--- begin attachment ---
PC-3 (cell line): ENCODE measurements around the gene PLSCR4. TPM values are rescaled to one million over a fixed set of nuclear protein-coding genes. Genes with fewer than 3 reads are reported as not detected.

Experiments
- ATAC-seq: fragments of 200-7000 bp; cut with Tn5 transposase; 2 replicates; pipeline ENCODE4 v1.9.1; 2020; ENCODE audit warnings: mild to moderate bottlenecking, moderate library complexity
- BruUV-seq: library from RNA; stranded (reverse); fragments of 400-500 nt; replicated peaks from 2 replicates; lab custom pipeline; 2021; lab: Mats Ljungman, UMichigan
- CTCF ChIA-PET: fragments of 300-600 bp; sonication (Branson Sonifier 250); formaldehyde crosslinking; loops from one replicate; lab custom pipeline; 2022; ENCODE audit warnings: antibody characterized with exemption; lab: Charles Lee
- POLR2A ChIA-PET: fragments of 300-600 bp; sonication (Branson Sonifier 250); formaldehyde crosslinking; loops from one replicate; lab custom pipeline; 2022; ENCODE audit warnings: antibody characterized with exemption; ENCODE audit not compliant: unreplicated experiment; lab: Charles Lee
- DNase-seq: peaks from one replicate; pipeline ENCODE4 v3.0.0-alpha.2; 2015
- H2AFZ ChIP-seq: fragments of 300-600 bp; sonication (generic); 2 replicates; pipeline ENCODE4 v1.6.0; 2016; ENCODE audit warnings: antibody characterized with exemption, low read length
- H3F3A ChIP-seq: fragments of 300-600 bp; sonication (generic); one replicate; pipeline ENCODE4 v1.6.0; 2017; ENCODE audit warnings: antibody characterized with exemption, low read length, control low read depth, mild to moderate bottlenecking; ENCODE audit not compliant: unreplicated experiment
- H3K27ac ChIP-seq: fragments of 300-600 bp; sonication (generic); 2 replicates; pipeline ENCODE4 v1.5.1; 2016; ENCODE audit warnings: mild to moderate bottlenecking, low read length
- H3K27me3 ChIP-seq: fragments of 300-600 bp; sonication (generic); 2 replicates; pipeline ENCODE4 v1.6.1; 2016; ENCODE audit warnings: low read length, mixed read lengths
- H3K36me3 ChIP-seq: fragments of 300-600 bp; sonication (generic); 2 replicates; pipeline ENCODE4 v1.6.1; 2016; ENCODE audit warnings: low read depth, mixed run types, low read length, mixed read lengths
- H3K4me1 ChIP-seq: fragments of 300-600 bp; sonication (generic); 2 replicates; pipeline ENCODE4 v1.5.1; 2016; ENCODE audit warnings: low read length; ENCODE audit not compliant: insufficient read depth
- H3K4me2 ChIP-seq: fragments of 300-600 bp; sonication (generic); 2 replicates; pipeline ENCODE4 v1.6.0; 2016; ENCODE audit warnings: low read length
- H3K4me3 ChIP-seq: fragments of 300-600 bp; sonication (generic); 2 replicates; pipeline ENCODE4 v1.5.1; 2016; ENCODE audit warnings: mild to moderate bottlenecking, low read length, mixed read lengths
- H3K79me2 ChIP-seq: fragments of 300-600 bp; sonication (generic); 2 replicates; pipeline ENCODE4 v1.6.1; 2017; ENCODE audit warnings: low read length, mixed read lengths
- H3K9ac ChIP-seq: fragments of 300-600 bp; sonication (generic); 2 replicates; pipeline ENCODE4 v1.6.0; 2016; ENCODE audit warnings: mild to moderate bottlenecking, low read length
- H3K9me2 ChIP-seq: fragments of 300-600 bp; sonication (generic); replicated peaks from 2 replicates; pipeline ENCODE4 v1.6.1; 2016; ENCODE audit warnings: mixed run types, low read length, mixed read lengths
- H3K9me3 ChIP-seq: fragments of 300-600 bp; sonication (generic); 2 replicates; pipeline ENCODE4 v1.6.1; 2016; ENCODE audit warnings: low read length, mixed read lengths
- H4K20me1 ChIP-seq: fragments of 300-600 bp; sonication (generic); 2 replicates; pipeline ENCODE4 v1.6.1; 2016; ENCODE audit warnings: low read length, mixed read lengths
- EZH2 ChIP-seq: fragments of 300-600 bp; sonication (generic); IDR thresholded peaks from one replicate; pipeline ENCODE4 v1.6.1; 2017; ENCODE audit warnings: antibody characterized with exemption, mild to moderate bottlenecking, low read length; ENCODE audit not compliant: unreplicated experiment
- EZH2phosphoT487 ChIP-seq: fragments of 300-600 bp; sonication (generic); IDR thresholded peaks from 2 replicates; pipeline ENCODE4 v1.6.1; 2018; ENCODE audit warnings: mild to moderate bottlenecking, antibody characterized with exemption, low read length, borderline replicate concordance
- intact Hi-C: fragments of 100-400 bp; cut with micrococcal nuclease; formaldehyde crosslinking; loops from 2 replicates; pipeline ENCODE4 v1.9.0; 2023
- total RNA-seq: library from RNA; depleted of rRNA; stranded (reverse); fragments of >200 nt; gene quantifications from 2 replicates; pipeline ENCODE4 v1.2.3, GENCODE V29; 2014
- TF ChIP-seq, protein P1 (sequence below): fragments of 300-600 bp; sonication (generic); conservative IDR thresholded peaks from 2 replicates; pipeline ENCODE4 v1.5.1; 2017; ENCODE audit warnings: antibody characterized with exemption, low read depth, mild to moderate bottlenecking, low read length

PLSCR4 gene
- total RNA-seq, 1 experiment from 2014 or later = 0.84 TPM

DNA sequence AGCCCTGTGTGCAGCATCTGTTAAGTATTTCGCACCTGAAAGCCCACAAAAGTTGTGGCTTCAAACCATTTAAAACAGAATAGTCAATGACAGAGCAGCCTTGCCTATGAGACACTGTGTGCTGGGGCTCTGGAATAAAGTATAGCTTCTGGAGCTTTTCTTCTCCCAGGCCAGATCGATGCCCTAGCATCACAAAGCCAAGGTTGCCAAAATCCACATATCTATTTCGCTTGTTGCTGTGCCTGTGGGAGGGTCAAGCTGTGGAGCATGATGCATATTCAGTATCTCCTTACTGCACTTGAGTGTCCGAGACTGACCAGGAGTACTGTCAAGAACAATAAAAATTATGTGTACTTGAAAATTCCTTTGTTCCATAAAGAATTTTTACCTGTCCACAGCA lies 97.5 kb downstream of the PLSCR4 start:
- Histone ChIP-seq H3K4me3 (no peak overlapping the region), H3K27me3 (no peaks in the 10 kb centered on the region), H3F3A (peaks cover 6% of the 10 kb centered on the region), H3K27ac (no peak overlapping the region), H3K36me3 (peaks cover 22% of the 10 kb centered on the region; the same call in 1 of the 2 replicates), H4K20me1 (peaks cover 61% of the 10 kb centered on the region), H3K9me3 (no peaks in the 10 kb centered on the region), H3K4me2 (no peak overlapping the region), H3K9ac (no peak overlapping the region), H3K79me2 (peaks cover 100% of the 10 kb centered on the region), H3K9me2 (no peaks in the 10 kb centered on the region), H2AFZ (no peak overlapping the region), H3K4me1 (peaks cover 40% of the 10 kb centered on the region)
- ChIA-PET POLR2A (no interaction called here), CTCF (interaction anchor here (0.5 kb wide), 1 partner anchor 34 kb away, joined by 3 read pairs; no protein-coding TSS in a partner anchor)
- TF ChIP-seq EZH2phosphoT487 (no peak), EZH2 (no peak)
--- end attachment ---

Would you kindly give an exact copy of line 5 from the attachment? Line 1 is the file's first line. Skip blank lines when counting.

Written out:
- CTCF ChIA-PET: fragments of 300-600 bp; sonication (Branson Sonifier 250); formaldehyde crosslinking; loops from one replicate; lab custom pipeline; 2022; ENCODE audit warnings: antibody characterized with exemption; lab: Charles Lee